White paper suggests consumers have high expectations for your website

Photo: Something to write on Credit: Grażyna Suchecka

A new white paper by Singapore technology company Neowave suggests that up to 40% of consumers may do online research prior to making offline purchases.    Another recent study by Google India revealed similar findings about this “ROPO” behavior (research online purchase offline), but Neowave goes further to suggest that one of the primary places that ROPO consumers go to research is your website.

To paraphrase the freewheelin’ Vice President of the United States: your website is a big deal.

The 2000s called and want their web design back.

I knew a company whose website landing page consisted of a press release for the good part of a year.  The mystifying part of this content choice (besides not understanding the purpose of a press release) was that their product was a prime candidate for ROPO consumers.  Curiously, their post-press release design choice was a static website with fifty (or so) unique pages of content stuffed with fluff, keywords and jargon.

Contrast either of those designs with the accessibility of information that Google provides.  Users can find anything in seconds, yet businesses oftentimes design their websites as if they are completely oblivious to what prospective customers want to know.  Our attention spans have been conditioned to a length comparable to a goldfish’s, yet many websites seem oblivious to the urgency that technology enables.  If you can’t give consumers what they want in nine seconds, somebody else probably can.

The presumption that Google will navigate a consumer to a convoluted page on a bloated website is a little naive.  Maybe not as naive as assuming that a consumer doesn’t need any information from their website at all…. but close.  And though that one example is extreme, many websites have some degree of disconnect between what users want and what the site provides.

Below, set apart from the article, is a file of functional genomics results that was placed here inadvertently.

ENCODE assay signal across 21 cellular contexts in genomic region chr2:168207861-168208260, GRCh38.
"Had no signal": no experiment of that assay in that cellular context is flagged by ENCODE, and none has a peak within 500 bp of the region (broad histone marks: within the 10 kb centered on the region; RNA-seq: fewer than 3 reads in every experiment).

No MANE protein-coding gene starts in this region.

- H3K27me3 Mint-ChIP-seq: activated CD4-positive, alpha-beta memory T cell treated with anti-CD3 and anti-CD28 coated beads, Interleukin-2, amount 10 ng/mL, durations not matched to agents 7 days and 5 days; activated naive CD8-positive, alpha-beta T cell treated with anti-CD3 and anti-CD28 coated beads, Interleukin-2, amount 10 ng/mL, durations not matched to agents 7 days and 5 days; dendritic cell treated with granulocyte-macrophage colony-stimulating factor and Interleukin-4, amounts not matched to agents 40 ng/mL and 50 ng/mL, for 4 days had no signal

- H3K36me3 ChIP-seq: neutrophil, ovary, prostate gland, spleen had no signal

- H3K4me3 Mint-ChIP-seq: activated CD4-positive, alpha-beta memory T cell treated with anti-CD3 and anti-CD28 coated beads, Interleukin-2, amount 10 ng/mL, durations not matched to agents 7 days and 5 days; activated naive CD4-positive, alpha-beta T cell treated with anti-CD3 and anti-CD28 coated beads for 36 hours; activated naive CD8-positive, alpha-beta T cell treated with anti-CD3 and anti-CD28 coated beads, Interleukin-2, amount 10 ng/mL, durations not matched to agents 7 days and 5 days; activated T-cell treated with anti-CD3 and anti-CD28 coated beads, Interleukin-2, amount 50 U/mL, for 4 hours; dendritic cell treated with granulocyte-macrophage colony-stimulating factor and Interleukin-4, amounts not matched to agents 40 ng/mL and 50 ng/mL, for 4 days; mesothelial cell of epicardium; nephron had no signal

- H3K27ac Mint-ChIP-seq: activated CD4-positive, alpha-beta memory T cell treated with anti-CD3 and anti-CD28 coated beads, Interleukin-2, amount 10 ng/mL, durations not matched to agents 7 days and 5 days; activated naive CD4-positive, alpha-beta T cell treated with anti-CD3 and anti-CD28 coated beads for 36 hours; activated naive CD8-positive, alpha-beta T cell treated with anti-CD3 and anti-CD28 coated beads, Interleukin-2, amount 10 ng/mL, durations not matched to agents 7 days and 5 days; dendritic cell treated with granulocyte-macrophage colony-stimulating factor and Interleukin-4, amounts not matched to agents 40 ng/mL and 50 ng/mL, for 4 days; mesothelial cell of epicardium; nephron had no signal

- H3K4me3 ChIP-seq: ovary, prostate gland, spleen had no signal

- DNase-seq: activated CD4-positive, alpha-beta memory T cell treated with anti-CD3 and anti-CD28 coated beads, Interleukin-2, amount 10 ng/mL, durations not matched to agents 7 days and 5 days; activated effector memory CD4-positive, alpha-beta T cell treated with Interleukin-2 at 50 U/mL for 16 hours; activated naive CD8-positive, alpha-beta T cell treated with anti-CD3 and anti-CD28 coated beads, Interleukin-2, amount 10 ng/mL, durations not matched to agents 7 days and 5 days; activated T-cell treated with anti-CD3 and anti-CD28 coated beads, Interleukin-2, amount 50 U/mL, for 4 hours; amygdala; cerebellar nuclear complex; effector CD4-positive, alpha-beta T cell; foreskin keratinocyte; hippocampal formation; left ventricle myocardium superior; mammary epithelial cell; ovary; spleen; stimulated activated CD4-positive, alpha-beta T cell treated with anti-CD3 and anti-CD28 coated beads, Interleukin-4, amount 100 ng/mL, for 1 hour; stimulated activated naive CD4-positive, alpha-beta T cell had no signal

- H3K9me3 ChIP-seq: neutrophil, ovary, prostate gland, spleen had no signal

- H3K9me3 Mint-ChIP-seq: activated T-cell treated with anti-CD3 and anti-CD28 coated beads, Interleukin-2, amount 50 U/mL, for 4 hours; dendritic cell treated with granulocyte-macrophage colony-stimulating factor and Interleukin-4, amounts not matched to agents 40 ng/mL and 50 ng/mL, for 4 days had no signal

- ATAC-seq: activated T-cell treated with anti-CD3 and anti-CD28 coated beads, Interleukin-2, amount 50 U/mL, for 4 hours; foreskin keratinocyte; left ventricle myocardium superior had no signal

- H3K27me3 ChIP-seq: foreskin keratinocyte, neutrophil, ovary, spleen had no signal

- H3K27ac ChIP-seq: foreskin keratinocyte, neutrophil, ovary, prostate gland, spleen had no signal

The difference between 70% and 40% is… whatever

In the Google India study, they concluded that up to 70% of technology consumers participate in ROPO behavior.  The difference between Google’s 70% and Neowave’s 40% ROPO numbers may indicate is that ROPO behavior is quite elastic depending upon the commodity or service and consumer location.  The Neowave study intimates as much. (note: Neowave’s ROPO percentage is derived from a Forrester report).

Whether it’s sating ROPO customers, inbound marketing, social media or digital advertising: a website ties all of these activities together.  The extent that a company can convert a ROPO consumer or a Twitter follower into an honest-to-goodness customer has a large deal to do with the thoughtfulness of its website.

Jim Dougherty

Jim Dougherty

Writer and chief of miscellany at leaderswest.com
I'm the guy that wrote the article you just read. Sorry for the typos.